Gwyneth Paltrow recently revealed that she is keeping her famous Ralph Lauren pink ballgown, which she wore when she won the Oscar® for her 1999 role in Shakespeare in Love, for her daughter Apple. The actress told PEOPLE magazine: “What’s funny is I’ve been saving my gowns and special things since 12 years before she was born, so I have everything. I have every Oscar® dress.”
She isn’t alone. When Victoria Beckham showed off her collection of gowns in a TV documentary back in 2006, she admitted she was keeping her extensive designer wardrobe for her future daughter. At the time, Beckham had three boys — it was another five years before her daughter Harper was finally born.
Inspired by Gwyneth and Victoria, I thought of the things I am keeping for my daughter. They’re not quite Chanel or Ralph Lauren, but more sentimental things: personal treasures rather than anything of big monetary value. While my mother has always been fascinated by jewelry, I have little interest in gold and diamonds. The items that I hold dear don’t need insured or kept in a vault!
So what will I give to my girl?
1. My silver dolphin ear cuff
I bought this ear cuff in a New Orleans flea market when I was 16 and have worn it every single day since. It’s easily my most beloved item. It reminds me of my youth and I’m astounded that in all my travels, I’ve never lost it. I think it cost about $5, but to me it means the world.
2. My organza silk wedding dress and fluffy stole
I’ll show her the photos of me having to lie on the floor as three people squeezed me into the handmade corset that held me in like a glove and tell her how the skirt twirled out as I danced until midnight, surrounded by the people I loved.
3. My Manolo Blahnik Mary Janes
Back in 1998, when I was working on a TV fashion show, I was lucky enough to attend a sample sale of Manolo Blahnik shoes and I bought a stunning pair of silk Mary Janes. I have worn them to a million weddings and thankfully only one funeral. I still love those shoes, although they sit at the back of my wardrobe gathering dust.
4. My childhood diaries
In reading them, I hope my Riley will learn from my mistakes. I feel there is nothing to hide about my life since it all brought me to the point of meeting her father, falling in love, and ultimately having her, so the journey (flawed and over-dramatized as it may be in those diaries) is truthful and entertaining.
5. All of my photos
These will include: the baby years, the dreadful school photos, the formals and parties during my high school years, college and traveling, then years as a young adult in London, my trip around the world, my wedding, and all the ones of the joys she and her brother have brought me. I hope they inspire her to travel, to go after all she desires in life, and to never ever give up or take no for an answer.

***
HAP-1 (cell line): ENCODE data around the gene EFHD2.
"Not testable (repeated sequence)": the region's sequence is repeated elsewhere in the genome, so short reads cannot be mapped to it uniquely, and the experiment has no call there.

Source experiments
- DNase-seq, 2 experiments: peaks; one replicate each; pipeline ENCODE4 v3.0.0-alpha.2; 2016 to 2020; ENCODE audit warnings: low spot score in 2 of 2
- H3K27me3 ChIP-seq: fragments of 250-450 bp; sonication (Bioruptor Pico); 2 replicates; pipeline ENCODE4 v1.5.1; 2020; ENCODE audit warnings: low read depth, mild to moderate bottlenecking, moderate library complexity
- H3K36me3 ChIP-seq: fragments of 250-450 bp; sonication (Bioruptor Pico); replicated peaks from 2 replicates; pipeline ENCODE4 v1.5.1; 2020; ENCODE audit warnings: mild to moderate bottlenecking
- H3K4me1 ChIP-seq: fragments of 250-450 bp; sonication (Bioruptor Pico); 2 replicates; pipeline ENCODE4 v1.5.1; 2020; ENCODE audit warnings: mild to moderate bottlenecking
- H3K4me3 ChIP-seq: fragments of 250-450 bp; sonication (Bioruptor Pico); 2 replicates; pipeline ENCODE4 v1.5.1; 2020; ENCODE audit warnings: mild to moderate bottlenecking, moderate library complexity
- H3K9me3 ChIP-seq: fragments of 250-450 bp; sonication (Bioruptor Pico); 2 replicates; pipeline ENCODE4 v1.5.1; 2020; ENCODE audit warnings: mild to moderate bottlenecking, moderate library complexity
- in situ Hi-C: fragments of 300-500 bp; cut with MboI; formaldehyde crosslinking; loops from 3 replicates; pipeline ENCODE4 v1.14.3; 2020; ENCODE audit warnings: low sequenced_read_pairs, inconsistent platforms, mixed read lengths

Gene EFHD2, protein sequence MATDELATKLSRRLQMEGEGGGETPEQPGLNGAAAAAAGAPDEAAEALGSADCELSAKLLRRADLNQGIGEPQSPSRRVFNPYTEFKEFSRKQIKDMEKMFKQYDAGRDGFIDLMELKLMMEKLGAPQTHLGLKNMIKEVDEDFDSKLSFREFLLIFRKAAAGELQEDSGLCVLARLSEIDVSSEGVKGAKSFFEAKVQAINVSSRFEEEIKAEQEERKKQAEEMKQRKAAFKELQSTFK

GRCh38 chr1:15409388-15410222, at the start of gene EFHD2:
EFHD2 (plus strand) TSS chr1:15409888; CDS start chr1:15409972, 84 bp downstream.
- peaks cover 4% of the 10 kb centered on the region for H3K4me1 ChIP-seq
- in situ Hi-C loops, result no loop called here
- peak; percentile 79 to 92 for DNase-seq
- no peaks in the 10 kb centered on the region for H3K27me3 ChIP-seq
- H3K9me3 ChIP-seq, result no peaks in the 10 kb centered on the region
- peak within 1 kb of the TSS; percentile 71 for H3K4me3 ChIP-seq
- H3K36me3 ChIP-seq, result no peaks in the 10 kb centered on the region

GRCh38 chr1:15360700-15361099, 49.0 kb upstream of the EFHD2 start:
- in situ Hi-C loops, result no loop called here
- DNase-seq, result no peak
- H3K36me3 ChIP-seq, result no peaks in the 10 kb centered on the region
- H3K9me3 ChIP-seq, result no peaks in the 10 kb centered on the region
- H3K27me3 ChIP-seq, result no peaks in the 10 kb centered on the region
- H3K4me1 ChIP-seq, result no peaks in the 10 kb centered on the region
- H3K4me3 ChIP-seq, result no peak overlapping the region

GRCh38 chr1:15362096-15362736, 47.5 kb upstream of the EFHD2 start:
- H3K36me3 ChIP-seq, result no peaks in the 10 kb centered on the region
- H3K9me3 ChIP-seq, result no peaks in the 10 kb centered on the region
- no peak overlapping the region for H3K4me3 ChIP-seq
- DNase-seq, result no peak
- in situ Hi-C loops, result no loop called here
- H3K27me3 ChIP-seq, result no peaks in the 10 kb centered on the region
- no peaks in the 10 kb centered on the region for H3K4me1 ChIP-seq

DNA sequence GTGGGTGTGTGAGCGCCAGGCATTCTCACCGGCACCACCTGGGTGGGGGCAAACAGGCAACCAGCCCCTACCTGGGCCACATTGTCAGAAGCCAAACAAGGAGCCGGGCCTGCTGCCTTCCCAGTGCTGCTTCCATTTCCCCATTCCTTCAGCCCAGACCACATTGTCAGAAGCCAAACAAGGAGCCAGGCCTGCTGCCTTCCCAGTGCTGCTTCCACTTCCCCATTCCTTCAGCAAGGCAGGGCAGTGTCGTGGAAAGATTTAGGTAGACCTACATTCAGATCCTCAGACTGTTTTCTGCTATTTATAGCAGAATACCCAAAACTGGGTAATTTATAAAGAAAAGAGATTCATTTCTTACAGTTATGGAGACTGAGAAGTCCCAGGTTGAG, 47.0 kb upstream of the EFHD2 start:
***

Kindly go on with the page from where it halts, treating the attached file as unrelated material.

6. My stuffed toy hippo
I have a soft, stuffed toy hippo that sits in my wardrobe that I bought when I was 7 with my saved-up pocket money. He is ear-less and tooth-less and has definitely seen better days, but my daughter still plays with him and asks to take him to bed for the night. Hippo (as he is called — not very imaginative, I know) is the one memento of my childhood that I could never bring myself to throw away. I’m hoping she doesn’t either.
7. My parents’ wedding rings
Will she even care about my mother and father’s wedding rings? Their marriage only lasted a year — those rings are all I have to remember that my parents were once together — so perhaps the value I place on them will be lost on her.
Because really, at the end of the day, the things we hold dear are for the memories they give us. By passing them on to our children, will the meaning translate? Or will the items just look like old junk?
Just as Apple Martin may look at the gown that didn’t quite fit her mom on Oscar® night and recoil at the saccharine pink color and the flouncy skirt, will my daughter do the same with the clothes I leave her? (Even Gwyneth Paltrow’s own mom, Blythe Danner, has commented that she preferred other dresses her daughter wore to subsequent Oscar® nights!)
Maybe the only thing we can be certain of leaving our children with is memories, so best to invest in making those special, than amassing a fabulous wardrobe … but just to be safe, we could always do both.More On